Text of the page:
Drug–placebo differences in antidepressant efficacy increase as a function of baseline severity, but are relatively small even for severely depressed patients.
This is the conclusion of a meta-analysis of all clinical trials submitted to the US Food and Drug Administration (FDA) for the licensing of the four new-generation antidepressants for which full datasets were available. These antidepressants are: include fluoxetine, venlafaxine, nefazodone, paroxetine. The article is published in PloS Medicine and free to read. They specifically tested the influence of depression severity and outcome of these newer antidepressants compared to placebo.
The overall result of the meta-analysis comparing these new antidepressants with placebo confirmed earlier analyzes. Weighted mean improvement was 9.60 points on the HRSD in the drug groups and 7.80 in the placebo groups, yielding a mean drug–placebo difference of 1.80 on HRSD improvement scores. Although the difference between these means easily attained statistical significance it does not meet the three-point drug–placebo criterion for clinical significance used by NICE.
They also found that efficacy reaches clinical significance only in trials involving the most extremely depressed patients, and that this pattern is due to a decrease in the response to placebo rather than an increase in the response to medication.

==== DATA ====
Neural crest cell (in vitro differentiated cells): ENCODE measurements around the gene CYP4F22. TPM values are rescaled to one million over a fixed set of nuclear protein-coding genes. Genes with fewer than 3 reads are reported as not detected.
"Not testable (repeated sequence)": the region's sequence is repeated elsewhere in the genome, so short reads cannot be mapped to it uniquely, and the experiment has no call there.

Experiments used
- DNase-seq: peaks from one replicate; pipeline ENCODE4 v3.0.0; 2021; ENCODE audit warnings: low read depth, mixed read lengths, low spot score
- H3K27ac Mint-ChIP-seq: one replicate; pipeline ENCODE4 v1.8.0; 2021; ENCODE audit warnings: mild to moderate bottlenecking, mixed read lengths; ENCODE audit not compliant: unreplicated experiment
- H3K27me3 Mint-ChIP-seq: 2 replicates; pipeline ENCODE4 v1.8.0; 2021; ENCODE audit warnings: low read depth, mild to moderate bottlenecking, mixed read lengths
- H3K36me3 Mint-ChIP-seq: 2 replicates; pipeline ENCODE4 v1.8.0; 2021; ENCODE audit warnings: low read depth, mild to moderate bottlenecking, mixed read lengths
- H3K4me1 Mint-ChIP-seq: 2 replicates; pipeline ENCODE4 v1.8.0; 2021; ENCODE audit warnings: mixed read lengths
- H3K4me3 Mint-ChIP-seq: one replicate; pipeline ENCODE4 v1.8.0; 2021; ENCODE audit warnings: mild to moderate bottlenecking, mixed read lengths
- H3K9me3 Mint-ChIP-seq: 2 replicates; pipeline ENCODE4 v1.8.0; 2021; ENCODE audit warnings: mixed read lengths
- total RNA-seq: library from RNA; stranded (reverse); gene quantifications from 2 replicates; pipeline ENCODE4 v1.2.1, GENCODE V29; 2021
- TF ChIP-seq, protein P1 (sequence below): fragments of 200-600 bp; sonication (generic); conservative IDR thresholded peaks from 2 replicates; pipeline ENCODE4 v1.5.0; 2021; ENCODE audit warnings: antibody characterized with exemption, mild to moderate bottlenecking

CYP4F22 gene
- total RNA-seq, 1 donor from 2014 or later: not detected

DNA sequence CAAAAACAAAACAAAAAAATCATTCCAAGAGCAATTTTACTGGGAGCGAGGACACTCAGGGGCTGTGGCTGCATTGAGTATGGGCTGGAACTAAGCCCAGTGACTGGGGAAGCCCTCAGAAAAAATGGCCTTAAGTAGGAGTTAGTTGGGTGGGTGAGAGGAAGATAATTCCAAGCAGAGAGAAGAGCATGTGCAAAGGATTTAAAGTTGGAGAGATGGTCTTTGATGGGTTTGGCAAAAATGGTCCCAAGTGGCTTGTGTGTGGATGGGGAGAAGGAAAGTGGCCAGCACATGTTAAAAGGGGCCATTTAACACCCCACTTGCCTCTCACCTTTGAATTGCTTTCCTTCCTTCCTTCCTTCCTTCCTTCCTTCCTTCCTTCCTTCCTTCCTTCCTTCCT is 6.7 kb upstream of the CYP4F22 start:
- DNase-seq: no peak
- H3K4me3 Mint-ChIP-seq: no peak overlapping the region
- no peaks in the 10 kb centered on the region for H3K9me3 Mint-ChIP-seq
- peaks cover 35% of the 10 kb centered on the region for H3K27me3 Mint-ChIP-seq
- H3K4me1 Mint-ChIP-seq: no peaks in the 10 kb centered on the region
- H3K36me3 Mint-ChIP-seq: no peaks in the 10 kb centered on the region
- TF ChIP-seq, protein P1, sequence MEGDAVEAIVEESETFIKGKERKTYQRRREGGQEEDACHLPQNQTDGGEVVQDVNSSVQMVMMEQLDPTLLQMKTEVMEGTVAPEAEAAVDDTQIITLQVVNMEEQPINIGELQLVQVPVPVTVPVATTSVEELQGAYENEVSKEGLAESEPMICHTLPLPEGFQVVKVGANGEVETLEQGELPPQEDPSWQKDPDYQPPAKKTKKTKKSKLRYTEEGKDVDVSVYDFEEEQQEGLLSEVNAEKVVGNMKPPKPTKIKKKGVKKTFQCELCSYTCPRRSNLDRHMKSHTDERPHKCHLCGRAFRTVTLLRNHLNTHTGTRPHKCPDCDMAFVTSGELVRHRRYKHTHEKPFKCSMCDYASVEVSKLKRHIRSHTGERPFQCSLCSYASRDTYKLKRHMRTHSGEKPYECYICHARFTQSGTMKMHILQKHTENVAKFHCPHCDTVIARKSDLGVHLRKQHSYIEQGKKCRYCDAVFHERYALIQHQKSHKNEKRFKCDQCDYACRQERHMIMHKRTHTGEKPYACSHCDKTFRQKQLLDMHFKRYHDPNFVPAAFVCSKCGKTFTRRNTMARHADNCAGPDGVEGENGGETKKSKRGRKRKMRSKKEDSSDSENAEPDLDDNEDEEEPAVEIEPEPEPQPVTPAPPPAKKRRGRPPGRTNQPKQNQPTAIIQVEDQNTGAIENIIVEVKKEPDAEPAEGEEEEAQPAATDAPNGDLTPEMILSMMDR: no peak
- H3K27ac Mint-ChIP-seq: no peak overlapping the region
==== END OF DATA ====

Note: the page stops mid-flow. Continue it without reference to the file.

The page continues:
Now I am not a great fan of these newer antidepressants especially with severe depression. In the past Anderson and others have shown a couple of times in reviews and randomized controlled trials that TCA are significantly better for depressed inpatients.
These inpatients with depression are more likely to be suicidal, psychotically depressed (30%) and suffer from psychiatric and somatic co morbidity. In the review by Anderson the Tricyclic Antidepressants were used in a low average dosage and mostly not plasma controlled. Patients can benefit from plasma level controlled dosing of tricyclic antidepressants. Therapeutic dosage is reached faster, and side-effects due to a high dosage is prevented.
This outcome of this meta-analysis seems to bold to be true, might be the selection of trials?
Kirsch, I., Deacon, B.J., Huedo-Medina, T.B., Scoboria, A., Moore, T.J., Johnson, B.T. (2008). Initial Severity and Antidepressant Benefits: A Meta-Analysis of Data Submitted to the Food and Drug Administration. PLoS Medicine, 5(2), e45. DOI: 10.1371/journal.pmed.0050045
Anderson, I. (2000). Selective serotonin reuptake inhibitors versus tricyclic antidepressants: a meta-analysis of efficacy and tolerability. Journal of Affective Disorders, 58(1), 19-36. DOI: 10.1016/S0165-0327(99)00092-0
Broek, W., Birkenhï¿½ger, T., Mulder, P., Bruijn, J., Moleman, P. (2004). A double-blind randomized study comparing imipramine with fluvoxamine in depressed inpatients. Psychopharmacology DOI: 10.1007/s00213-004-1853-3
Bruijn, J.A., Moleman, P., Mulder, P.G., van den Broek, W.W., van Hulst, A.M., van der Mast, R.C., van de Wetering, B.J. (1996). A double-blind, fixed blood-level study comparing mirtazapine with imipramine in depressed in-patients. Psychopharmacology, 127(3), 231-237. DOI: 10.1007/s002130050081